1) Why did you choose Anaheim University?

After thorough research, my decision for Anaheim University was based on three major reasons: First: flexibility. As I am permanently employed and studying for a second Masters degree simultaneously, my place of work and time schedule were subject to constant changes. If it was not for a fully online-based program, I would not have been able to juggle three "full-time jobs." Second: internationality. A German degree in Humanities alone is insufficient to cope with the increasing importance of globalization and transculturalism. As a nationally accredited and English-speaking university with international orientation, I felt that Anaheim University fully met the requirements. 

Last: uniqueness. With particular attention to the International MBA program, Anaheim University is practically the only online university in the United States which combines business knowledge with strong expertise in Asian studies (special thanks to Dr. Callahan!), which is among my main research interests.

2) Can you tell us briefly about your career?

At the age of 16, I underwent a three-year apprenticeship as an IT Management Assistant in the financial sector. Afterwards, I finished my compulsory civilian service for the Red Cross, thus switching over to the tertiary sector. Upon completion, I attended university to study Chinese and Japanese Studies (and later the International MBA), while at the same time co-managing a boutique hotel and working for NHK WORLD. Now I strive to both do a Doctoral degree in Asian Studies and apply for a management job position.

3) Why did you choose to earn an MBA?

If it was not for earning a living, I would be perfectly satisfied with studying humanities only and fully dedicating myself to academic research. The MBA was meant to function as my alternative key qualification to enter the free market, in case I failed the academic path. However, in the course of tackling the MBA program, I realized that earning a MBA degree not only increases your job chances and round out the overall picture, you also acquire analytical and organizational skills that are useful for interdisciplinary approaches. Whether as a complement or a stand-alone degree, there are only advantages one can derive from earning an MBA.

4) How do you feel completing the program successfully?

Nothing in particular. Just moving on to the next chapter in my life.

5) What did you like best about the program?

Honestly, Student Services was the best! Extremely helpful, always friendly, casual communication, fast replies and great dedication (special thanks to Elizabeth and Shizuka).

6) What is your favorite memory from the program?

Whenever I received an enrollment key for accessing a new course, I burst with curiosity about the assignments and tasks we had to do over the upcoming six weeks. Upon taking a quick look, I immediately checked the new student list to see with whom I would study together. I personally enjoyed these moments most.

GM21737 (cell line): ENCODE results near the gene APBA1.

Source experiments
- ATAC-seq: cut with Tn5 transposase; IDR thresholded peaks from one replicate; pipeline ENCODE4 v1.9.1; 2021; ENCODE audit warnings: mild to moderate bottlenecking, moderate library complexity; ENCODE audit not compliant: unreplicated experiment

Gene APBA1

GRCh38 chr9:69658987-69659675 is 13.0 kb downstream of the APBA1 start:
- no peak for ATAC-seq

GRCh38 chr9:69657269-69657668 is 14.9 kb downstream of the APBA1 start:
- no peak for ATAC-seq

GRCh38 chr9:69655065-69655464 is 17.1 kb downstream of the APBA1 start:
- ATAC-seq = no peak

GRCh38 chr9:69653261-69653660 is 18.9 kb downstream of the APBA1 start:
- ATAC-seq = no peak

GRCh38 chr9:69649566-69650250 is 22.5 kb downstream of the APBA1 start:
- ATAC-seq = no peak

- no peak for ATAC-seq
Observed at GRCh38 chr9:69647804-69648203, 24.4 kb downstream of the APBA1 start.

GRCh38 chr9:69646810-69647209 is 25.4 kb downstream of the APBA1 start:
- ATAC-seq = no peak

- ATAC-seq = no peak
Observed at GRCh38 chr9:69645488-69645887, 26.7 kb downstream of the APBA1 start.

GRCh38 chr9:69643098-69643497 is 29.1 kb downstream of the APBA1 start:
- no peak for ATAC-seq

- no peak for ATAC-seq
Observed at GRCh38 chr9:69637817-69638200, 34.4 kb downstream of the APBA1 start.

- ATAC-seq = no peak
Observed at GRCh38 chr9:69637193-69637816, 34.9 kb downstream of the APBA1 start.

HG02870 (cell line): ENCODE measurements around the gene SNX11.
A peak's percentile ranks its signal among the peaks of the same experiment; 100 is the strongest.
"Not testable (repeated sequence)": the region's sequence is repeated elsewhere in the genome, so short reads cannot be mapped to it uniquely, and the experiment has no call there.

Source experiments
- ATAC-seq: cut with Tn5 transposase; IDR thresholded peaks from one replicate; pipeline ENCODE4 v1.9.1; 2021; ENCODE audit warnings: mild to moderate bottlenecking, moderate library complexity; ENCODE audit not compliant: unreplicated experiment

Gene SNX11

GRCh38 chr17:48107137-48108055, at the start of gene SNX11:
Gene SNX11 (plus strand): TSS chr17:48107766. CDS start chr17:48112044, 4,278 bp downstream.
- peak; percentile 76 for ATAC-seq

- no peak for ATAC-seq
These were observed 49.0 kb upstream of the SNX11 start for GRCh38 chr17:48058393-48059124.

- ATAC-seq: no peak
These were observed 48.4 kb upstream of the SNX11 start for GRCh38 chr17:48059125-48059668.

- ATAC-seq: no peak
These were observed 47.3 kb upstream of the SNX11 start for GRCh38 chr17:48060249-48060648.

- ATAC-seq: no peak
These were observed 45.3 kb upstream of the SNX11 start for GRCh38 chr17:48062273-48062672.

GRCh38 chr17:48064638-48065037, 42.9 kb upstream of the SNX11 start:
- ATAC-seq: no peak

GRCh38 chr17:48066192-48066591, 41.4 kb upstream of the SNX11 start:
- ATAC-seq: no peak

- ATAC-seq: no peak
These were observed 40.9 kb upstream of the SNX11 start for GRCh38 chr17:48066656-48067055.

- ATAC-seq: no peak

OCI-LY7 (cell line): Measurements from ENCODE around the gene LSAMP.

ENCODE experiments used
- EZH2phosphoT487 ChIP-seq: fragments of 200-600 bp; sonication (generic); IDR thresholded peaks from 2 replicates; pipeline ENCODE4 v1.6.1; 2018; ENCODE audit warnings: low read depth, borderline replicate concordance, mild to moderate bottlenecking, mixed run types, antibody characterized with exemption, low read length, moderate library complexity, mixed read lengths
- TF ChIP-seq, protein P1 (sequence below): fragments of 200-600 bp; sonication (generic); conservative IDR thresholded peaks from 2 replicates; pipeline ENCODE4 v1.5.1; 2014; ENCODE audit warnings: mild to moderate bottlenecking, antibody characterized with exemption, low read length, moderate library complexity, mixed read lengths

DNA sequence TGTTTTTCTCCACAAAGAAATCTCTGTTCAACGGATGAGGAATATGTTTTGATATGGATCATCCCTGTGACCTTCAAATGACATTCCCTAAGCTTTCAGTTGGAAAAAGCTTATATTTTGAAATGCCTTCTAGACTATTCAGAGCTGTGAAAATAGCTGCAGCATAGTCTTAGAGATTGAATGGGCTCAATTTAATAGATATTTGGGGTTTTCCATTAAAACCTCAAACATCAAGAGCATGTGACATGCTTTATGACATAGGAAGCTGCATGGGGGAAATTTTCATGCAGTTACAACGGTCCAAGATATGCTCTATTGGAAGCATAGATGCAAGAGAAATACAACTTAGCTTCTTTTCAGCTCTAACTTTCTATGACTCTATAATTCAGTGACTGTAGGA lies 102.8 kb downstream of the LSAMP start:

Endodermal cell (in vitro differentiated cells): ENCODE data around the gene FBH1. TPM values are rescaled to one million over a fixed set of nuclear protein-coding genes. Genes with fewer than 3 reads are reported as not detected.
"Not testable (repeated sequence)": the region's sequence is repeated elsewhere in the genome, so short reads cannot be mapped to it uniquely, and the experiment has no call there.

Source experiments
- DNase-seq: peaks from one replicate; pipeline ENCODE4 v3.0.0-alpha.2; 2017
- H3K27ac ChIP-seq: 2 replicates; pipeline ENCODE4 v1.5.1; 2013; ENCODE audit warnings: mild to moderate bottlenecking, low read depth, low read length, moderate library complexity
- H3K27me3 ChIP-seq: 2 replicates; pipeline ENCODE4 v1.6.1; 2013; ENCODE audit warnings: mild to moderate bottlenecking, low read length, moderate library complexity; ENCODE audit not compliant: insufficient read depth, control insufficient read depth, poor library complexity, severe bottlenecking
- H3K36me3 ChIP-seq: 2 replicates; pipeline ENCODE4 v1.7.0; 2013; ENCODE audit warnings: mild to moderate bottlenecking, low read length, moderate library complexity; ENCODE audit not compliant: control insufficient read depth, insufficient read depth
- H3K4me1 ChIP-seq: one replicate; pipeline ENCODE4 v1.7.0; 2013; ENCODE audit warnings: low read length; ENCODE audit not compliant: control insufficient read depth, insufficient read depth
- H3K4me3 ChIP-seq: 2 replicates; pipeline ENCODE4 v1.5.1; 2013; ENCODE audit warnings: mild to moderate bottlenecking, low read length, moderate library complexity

7) How was the experience studying online?

As I was also studying at a traditional university, I see great differences compared to studying online. The most outstanding difference in my opinion (taking traditional German universities as a base for comparison) is that you have a strict point system. Thus, you will be forced to actively participate, engage in discussions, and meet deadlines (with exceptions being granted if there is a good reason for it) on a weekly basis. Most students in an "offline seminar" usually do not talk because they are either shy, afraid of saying something wrong, or have language problems. However, these types of students would contribute on an online platform and you can see their potential being drawn out. Naturally, most feel more comfortable with writing instead of speaking. You have time to think about what you want to say. There is no pressure at all. For further discussions, webcam seminars are held twice per course, where you can exchange your ideas and further elaborate on your thoughts with the professor and the group. If that is still not enough, you just arrange private sessions with your classmates which I did a lot. All in all, studying online is way too underrated. It can be efficient and productive in so many ways that traditional universities cannot keep up with. It was definitely worth the experience.

8) How did you balance the time required to study while working full-time?

It is all about setting priorities. Anything can be overcome with self-discipline, perseverance, and effort.

9) Did you feel you were part of a learning community?

Yes, advancing towards the completion of a course alongside my - best described with the Japanese term - "nakama" ("comrades" with a slightly deeper meaning) was the greatest feeling. Although everyone is scattered around the world, you feel connected with them. You give and receive support. You never have the feeling of being a lone wolf.

10) What was the most unusual location you joined an online class or discussion forum from?

A Sushi bar in Shinjuku.

11) What would you say to someone who is hesitant about studying online?

Give it a chance.

12) Do you feel the MBA will help to develop your career?

Not only career, but life experience as well.

13) What advice would you offer to the Anaheim University incoming students?

Don't underestimate the workload. The degree has to be earned, in the literal sense of the word.